[RFC 1995] and [RFC 1996] introduced the concepts of IXFR and NOTIFY, respectively, to provide for prompt propagation of zone updates. This has largely replaced AXFR where possible, particularly for dynamically updated zones.
[RFC 5936] subsequently redefined the specification of AXFR to improve performance and interoperability.
In this document, the term 'XFR mechanism' is used to describe the entire set of message exchanges between a secondary and a primary that concludes with a successful AXFR or IXFR request/response. This set may or may not include:
  • NOTIFY messages
  • SOA queries
  • Fallback from IXFR to AXFR
  • Fallback from IXFR over UDP to IXFR over TCP
The term is used to encompass the range of permutations that are possible and is useful to distinguish the 'XFR mechanism' from a single XFR request/response exchange.

5.1.  AXFR Mechanism

The figure below provides an outline of an AXFR mechanism including NOTIFYs.
   Secondary                            Primary

       |              NOTIFY               |
       | <-------------------------------- |  UDP
       | --------------------------------> |
       |          NOTIFY Response          |
       |                                   |
       |                                   |
       |            SOA Request            |
       | --------------------------------> |  UDP (or part of
       | <-------------------------------- |  a TCP session)
       |           SOA Response            |
       |                                   |
       |                                   |
       |                                   |
       |            AXFR Request           | ---
       | --------------------------------> |   |
       | <-------------------------------- |   |
       |          AXFR Response 1          |   |
       |             (Zone data)           |   |
       |                                   |   |
       | <-------------------------------- |   | TCP
       |          AXFR Response 2          |   | Session
       |             (Zone data)           |   |
       |                                   |   |
       | <-------------------------------- |   |
       |          AXFR Response 3          |   |
       |             (Zone data)           | ---
       |                                   |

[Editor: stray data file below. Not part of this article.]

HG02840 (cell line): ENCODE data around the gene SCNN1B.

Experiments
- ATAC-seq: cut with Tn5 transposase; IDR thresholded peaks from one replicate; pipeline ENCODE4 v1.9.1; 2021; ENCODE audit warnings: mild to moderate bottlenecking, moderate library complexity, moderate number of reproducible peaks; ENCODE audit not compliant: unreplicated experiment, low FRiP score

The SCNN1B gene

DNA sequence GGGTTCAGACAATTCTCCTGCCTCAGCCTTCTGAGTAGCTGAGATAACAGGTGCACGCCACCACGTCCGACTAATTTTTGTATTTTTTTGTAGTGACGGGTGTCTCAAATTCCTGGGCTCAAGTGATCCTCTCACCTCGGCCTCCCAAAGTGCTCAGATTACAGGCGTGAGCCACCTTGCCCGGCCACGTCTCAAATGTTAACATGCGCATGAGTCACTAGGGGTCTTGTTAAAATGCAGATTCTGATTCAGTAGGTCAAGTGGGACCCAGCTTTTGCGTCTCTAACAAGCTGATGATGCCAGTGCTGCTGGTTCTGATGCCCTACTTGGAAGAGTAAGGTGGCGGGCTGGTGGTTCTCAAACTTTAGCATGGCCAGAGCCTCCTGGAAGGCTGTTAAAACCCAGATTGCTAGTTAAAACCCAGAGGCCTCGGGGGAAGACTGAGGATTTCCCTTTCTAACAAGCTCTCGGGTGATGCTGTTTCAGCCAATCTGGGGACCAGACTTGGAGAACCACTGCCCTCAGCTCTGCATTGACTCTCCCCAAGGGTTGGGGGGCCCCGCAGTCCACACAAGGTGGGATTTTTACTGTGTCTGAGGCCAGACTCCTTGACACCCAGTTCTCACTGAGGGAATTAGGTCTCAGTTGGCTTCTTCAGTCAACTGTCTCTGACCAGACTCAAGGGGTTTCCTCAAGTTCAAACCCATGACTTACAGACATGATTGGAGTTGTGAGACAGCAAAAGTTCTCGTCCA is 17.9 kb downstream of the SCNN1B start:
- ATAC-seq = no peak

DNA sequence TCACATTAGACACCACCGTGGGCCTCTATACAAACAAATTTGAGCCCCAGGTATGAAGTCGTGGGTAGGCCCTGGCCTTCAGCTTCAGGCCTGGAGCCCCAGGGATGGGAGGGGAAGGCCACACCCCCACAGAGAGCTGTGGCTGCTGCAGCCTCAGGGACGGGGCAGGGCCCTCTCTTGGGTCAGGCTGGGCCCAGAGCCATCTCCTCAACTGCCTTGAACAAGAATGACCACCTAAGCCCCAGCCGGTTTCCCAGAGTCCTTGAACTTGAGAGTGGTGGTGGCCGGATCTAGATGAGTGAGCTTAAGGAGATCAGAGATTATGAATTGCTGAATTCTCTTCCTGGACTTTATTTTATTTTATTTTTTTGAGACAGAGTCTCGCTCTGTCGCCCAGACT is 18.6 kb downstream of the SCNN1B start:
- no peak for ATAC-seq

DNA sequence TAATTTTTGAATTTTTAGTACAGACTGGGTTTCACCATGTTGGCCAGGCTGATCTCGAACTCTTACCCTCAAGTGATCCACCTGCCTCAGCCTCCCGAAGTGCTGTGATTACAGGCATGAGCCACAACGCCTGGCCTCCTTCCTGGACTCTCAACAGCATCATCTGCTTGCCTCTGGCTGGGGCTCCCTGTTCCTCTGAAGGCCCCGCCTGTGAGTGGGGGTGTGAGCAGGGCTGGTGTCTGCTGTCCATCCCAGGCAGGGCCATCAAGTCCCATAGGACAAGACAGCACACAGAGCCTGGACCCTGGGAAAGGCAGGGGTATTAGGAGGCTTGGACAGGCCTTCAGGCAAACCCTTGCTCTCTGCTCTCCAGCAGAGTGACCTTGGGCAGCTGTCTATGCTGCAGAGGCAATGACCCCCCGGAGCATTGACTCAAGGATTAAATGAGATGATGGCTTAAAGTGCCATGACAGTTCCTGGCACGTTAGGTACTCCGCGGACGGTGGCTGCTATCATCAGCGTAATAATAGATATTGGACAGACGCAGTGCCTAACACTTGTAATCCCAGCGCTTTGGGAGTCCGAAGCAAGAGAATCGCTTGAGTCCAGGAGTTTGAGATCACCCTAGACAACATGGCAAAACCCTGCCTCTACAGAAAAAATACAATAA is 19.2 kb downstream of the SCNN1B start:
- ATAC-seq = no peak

1. An AXFR is often (but not always) preceded by a NOTIFY (over UDP) from the primary to the secondary. A secondary may also initiate an AXFR based on a refresh timer or scheduled/triggered zone maintenance.
  2. The secondary will normally (but not always) make an SOA query to the primary to obtain the serial number of the zone held by the primary.
  3. If the primary serial is higher than the secondary's serial (using Serial Number Arithmetic [RFC 1982]), the secondary makes an AXFR request (over TCP) to the primary, after which the AXFR data flows in one or more AXFR responses on the TCP connection. [RFC 5936] defines this specific step as an 'AXFR session', i.e., as an AXFR query message and the sequence of AXFR response messages returned for it.
[RFC 5936] re-specified AXFR, providing additional guidance beyond that provided in [RFC 1034] and [RFC 1035] and importantly specified that AXFR must use TCP as the transport protocol.
Additionally, Sections 4.1, 4.1.1, and 4.1.2 of [RFC 5936] provide improved guidance for AXFR clients and servers with regard to reuse of TCP connections for multiple AXFRs and AXFRs of different zones. However, [RFC 5936] was constrained by having to be backwards compatible with some very early basic implementations of AXFR. For example, it outlines that the SOA query can also happen on this connection. However, this can cause interoperability problems with older implementations that support only the trivial case of one AXFR per connection.

5.2.  IXFR Mechanism

The figure below provides an outline of the IXFR mechanism including NOTIFYs.
   Secondary                            Primary

       |              NOTIFY               |
       | <-------------------------------- |  UDP
       | --------------------------------> |
       |          NOTIFY Response          |
       |                                   |
       |                                   |
       |            SOA Request            |
       | --------------------------------> |  UDP or TCP
       | <-------------------------------- |  
       |           SOA Response            |
       |                                   |
       |                                   |
       |                                   |
       |            IXFR Request           |
       | --------------------------------> |  UDP or TCP
       | <-------------------------------- |
       |            IXFR Response          |
       |             (Zone data)           |
       |                                   |
       |                                   | ---
       |            IXFR Request           |    |
       | --------------------------------> |    | Retry over
       | <-------------------------------- |    | TCP if 
       |            IXFR Response          |    | required
       |             (Zone data)           | ---
  1. An IXFR is normally (but not always) preceded by a NOTIFY (over UDP) from the primary to the secondary. A secondary may also initiate an IXFR based on a refresh timer or scheduled/triggered zone maintenance.
  2. The secondary will normally (but not always) make an SOA query to the primary to obtain the serial number of the zone held by the primary.